I understand that I will be made to suffer for my actions," he wrote in a note published by the newspaper. "I will be satisfied if the federation of secret law, unequal pardon and irresistible executive powers that rule the world that I love are revealed even for an instant.
If I was a seagull, I would fly as far as I could!
Forever in love with this wonderful game.
I had a life
Where I was loved
For no one I was
And when I moved on
They said I died
That I was gone
So what of this soul
Not a ghost
But not alive
I recall the days of old.
I reflect on all you did.
I ponder your deeds;
I stretch out my hands,
like thirsty ground I yearn for you.
I remember holding you.
I can feel you now.
And I am still holding you in my heart.
The laugh track to my life resumes.
Asked by the doctor if I get any exercise, I replied confidently, “yes I play a game of ping pong for 20 minutes every day.”
She laughed and replied “yeah, that’s not really what l mean by exercise.”
Really?! Because I’m a sweaty mess after every game.
why do we get so frustrated?
because the heart demands
and the heart expects
I’m so jealous of my son to be
In his future mothers hold
Not content with all our love
And steals her heart from me
Another beautiful turn of Aaron’s photo kaleidoscope.
Of the four, the one that did make me take notice was The Garbage Man. This story begins with a language of its own, and I liked that. I didn’t really care for the direction the story went in – to tell the truth, I completely misunderstood the first few pages, and believed that the protagonist was not a human but some kind of machine, which would have given the story more possibilities (in my very humble opinion).
In any case, I’m not recommending any of these stories especially. Trikes and Aliens was cute. The Garbage Man was kind of creepy but also contains some interesting writing. The Saxaphone Player is by one of my favorite Smashwords writers but this one didn’t make me want to go and pay, while The Shackles of Cause didn’t show me enough before the sample ran out.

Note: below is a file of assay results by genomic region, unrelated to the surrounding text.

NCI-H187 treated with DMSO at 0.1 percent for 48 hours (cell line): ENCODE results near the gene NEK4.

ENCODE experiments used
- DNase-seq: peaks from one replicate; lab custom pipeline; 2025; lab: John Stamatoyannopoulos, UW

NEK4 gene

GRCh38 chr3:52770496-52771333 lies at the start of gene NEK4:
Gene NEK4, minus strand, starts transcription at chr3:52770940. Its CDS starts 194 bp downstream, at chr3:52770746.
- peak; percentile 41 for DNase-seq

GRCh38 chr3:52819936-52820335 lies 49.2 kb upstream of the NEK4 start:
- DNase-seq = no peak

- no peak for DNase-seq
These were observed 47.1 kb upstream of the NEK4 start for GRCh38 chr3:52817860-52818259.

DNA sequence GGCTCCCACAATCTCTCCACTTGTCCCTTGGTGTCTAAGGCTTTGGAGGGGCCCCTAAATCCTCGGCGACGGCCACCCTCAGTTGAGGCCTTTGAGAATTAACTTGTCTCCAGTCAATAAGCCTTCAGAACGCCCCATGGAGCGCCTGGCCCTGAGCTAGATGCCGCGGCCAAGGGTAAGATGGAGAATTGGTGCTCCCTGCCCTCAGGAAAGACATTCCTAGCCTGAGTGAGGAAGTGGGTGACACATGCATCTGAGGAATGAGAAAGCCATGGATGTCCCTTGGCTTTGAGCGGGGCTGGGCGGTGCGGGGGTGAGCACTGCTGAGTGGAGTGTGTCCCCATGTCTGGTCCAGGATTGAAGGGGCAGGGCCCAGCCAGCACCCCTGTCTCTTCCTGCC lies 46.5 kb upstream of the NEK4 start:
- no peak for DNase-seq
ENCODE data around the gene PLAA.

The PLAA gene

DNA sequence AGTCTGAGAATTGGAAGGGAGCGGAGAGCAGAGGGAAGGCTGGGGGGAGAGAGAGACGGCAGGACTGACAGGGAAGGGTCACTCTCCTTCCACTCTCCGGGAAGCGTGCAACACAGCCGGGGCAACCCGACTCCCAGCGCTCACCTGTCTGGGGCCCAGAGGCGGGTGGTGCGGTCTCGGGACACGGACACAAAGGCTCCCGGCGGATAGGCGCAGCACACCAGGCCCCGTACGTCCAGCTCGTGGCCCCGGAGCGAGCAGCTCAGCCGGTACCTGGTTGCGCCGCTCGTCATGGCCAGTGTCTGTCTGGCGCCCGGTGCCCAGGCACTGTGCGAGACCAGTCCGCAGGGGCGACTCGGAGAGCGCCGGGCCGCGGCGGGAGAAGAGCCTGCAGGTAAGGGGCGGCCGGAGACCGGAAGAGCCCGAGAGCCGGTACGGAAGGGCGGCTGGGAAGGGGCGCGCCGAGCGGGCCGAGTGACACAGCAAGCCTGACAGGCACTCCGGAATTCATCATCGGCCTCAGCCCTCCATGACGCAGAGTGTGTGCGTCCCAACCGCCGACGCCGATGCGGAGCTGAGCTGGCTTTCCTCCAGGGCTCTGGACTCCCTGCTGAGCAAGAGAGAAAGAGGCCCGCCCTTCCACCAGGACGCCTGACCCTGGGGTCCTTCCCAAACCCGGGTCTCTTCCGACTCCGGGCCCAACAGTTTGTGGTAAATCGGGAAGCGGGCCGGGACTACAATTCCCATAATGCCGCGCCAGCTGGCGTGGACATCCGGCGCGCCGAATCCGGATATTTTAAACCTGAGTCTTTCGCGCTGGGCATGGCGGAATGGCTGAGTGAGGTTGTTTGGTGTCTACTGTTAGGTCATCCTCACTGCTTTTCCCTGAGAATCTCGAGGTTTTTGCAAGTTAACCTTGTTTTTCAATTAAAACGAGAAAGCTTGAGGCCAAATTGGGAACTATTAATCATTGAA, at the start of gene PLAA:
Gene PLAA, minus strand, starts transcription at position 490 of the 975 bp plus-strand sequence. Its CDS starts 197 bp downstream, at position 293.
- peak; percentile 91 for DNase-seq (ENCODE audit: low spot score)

…I’ll get to the review in a moment, but first I must say that it feels wonderful to be read and reviewed. It’s the best thing to happen to me since I decided to make my eBook book free (which made me feel bad).
I suspect I’m just one of a million no-name, attention-starved authors who are publishing with hopes of fame and fortune, who comes to realize he wants readers more than either of the two.
I priced my book at first 99c, then I watched it sit the digital shelf for a couple of weeks without purchase and felt terrible about it. People were downloading samples but nobody wanted the buy the whole thing, not even for 99c.
It was a difficult decision to make the book free, but the truth is (say it with me):
Pete SimonYOURNAME, am a no-named author. If I write publish a book I will make 0$ from it, people will sample my work indefinitely and I will be no richer and no better known for it.
Giving away free art feels so unfair, but it brings you closer to what you really want: the hearts and minds of your audience.
Now regarding Tom’s generous review…
When I was working out the character, I was trying to put myself inside of a mind of a man whose main experience with people had been what he saw of their hacked information, he had become so distant to the human race, he no longer recognized real-world faces as human. Maybe I pushed it a little too far, the sense of other-worldliness as the main character sees the world.
I do like the possibilities Tom is hinting at, maybe this man was a robot who understood everything he saw in the world by what he saw at the dump. Maybe it seemed that the people around him were inhuman, when actually he was the non-human…
Still, the idea that I fell in love with was about a man who lived in tragic circumstances, who was injured by his sense of inferiority and place, whose sense of love had contorted toward the personal data he hacked from computers by Tire Swing candlelight. He lived in a shunned corner of the world, sustained only by a fragile dream.
I love robots, God knows I do, but I love complex humans more. Humans, after all, are the inspiration of robots.
Read The Garbage Man for free here.